Currently, numerous animal studies have shown that exposure to commonly used general anesthetics during pregnancy may cause neurocognitive impairment in the offspring. Reportedly, exposure to sevoflurane during mid-trimester of pregnancy can inhibit proliferation of neural stem cells (NSCs) and lead to early apoptosis. Whether exposure to sevoflurane during pregnancy affects the differentiation of NSCs remains unclear.
In the present study, pregnant rats were exposed to 3% sevoflurane once for 2 h on gestational day 14 (G14) or 3 times for 2 h on G13, G14, and G15. Next, the differentiation of NSCs was measured using neuron marker β-tubulin III and astrocyte marker glial fibrillary acidic protein (GFAP) in fetal brain tissues 24 h and 72 h after anesthesia and in hippocampus on postnatal day 28. Primary cultured rat NSCs were exposed to 4.1% sevoflurane to explore the mechanism.
The results showed that during mid-trimester, multiple exposures to sevoflurane can cause premature differentiation of NSCs in developing brains of offspring and lead to long-term neuron reduction and astrocyte proliferation in hippocampus. The data from the present study indicated that repeated exposure to sevoflurane downregulated atrophin-1 (ATN1) expression and caused early differentiation of NSCs. Overexpression of ATN1 via lentivirus transfection attenuated the influence of sevoflurane. Using dual luciferase assay, ATN1 was found to be a target gene of microRNA-410-3p (miR-410-3p). MiR-410-3p suppression via lentivirus transfection recovered the ATN1 expression and differentiation of NSCs.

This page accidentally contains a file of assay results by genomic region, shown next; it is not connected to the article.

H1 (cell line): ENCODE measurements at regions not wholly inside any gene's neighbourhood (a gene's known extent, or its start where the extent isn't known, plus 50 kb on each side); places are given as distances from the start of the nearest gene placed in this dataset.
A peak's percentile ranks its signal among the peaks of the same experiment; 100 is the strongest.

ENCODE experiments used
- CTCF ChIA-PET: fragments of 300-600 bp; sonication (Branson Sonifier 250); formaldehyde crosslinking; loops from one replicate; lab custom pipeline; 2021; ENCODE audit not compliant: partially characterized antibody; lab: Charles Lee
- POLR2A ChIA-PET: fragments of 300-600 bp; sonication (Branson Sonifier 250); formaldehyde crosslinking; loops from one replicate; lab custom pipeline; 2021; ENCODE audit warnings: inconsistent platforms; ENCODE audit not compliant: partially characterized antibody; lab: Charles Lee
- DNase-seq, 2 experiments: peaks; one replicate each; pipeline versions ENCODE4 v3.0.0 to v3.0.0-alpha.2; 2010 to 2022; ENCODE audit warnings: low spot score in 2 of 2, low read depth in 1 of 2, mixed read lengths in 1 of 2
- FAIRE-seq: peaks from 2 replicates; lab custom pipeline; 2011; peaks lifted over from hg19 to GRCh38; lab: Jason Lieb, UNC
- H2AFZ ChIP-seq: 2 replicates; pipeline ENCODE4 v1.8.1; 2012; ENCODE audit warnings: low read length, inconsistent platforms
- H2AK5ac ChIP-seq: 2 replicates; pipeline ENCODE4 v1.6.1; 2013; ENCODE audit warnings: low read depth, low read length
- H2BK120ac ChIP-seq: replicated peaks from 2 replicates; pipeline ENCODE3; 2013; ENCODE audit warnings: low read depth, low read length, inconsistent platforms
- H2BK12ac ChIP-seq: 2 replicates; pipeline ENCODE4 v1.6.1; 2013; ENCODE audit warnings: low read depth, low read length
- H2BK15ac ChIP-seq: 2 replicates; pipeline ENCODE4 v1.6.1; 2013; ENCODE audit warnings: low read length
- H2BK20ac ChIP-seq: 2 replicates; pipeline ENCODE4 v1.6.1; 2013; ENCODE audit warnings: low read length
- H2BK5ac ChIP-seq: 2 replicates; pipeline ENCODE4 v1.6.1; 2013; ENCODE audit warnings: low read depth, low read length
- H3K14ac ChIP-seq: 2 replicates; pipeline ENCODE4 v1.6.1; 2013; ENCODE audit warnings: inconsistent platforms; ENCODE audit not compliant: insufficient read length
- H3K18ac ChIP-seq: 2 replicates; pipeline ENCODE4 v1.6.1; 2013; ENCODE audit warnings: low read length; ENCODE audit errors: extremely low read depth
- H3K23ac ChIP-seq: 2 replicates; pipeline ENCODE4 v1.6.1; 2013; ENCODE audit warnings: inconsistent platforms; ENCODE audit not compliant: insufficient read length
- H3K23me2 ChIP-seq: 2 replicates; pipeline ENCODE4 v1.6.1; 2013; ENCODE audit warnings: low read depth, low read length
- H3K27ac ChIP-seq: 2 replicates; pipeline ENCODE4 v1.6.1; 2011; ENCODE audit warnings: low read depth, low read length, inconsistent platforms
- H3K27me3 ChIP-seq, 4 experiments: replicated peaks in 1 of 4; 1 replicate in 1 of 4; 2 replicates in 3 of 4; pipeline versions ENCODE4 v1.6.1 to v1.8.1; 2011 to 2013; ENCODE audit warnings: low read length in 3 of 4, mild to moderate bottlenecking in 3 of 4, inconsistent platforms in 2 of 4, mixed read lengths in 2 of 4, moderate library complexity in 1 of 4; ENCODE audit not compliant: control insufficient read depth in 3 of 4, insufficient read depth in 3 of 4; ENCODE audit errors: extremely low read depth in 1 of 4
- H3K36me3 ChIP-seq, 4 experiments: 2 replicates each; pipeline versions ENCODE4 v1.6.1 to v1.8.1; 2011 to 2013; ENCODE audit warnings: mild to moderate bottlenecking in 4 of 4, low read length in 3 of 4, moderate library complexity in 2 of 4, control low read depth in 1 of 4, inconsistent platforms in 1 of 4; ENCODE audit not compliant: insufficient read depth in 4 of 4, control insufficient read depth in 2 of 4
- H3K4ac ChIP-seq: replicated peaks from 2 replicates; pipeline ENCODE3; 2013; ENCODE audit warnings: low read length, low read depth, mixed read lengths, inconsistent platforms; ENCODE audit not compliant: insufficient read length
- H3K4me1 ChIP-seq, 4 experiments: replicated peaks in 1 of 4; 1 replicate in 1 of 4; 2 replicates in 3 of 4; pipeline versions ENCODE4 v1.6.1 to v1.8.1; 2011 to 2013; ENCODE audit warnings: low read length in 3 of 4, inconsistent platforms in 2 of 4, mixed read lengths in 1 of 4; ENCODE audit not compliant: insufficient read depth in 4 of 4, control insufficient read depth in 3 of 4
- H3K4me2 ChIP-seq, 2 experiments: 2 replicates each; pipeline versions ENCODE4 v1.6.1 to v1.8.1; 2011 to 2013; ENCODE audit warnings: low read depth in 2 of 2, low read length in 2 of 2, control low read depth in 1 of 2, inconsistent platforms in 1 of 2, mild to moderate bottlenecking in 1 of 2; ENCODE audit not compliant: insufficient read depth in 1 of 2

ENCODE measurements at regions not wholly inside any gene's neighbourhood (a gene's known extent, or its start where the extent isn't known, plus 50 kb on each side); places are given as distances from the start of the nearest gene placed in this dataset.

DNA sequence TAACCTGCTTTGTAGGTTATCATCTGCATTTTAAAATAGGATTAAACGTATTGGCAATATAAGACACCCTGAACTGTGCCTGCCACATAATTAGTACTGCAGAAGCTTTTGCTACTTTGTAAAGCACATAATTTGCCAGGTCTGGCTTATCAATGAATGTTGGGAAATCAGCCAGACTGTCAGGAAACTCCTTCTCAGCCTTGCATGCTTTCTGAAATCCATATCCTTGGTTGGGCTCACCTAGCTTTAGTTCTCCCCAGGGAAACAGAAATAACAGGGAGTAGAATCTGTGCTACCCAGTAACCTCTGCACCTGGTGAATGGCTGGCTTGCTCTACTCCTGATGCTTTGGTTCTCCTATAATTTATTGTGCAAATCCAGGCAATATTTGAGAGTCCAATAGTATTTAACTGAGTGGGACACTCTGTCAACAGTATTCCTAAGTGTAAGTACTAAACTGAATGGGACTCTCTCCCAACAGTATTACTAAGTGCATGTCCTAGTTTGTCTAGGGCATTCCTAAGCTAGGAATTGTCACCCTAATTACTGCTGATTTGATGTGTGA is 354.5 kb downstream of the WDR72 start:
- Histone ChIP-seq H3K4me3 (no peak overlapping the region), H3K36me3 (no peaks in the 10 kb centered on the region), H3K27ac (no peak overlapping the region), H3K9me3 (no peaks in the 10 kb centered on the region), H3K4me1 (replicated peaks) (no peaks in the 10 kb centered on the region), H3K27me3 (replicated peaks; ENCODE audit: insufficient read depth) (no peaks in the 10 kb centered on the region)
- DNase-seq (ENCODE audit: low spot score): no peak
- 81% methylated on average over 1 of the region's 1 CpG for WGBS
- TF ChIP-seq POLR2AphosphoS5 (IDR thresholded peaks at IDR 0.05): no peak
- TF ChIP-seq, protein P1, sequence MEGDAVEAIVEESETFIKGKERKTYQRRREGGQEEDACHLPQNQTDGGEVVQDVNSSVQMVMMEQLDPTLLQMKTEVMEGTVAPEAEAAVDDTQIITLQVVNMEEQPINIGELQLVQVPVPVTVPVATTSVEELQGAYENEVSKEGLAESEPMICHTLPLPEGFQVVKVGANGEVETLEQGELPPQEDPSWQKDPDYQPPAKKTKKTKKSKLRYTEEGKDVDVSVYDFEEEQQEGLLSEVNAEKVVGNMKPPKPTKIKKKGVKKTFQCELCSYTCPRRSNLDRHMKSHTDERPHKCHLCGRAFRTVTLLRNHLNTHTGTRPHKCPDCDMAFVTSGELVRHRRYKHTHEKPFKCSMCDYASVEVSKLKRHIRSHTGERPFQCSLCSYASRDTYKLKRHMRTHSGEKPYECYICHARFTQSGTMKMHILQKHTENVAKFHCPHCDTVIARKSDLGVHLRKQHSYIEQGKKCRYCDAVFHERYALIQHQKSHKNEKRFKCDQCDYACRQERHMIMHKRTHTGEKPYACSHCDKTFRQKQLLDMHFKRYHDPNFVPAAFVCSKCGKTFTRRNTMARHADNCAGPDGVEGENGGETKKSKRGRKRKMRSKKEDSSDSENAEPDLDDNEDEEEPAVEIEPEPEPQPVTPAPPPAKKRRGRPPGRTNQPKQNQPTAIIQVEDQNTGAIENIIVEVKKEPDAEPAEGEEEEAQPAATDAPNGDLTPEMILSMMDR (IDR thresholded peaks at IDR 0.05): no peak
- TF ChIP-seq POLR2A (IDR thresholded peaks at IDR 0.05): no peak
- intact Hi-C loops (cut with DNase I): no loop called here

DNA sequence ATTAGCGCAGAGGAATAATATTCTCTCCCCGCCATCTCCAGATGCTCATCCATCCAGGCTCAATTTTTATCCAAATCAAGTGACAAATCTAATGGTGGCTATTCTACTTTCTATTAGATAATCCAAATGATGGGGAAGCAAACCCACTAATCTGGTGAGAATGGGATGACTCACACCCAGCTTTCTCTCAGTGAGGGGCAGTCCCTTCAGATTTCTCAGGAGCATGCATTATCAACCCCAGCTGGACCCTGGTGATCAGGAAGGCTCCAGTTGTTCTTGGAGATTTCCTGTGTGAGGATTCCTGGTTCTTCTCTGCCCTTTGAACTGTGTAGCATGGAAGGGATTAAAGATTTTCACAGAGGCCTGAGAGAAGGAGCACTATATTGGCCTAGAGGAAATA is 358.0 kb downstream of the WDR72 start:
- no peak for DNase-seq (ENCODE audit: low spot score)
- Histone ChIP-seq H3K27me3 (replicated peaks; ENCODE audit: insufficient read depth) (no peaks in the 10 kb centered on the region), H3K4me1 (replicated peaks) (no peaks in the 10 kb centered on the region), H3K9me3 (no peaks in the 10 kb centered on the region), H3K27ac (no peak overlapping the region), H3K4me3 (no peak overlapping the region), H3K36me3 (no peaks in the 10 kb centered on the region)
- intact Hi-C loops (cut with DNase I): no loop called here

The results from the present study demonstrated that repeated exposure to sevoflurane leads to early differentiation of NSCs and long-term effects via the miR-410-3p/ATN1 pathway.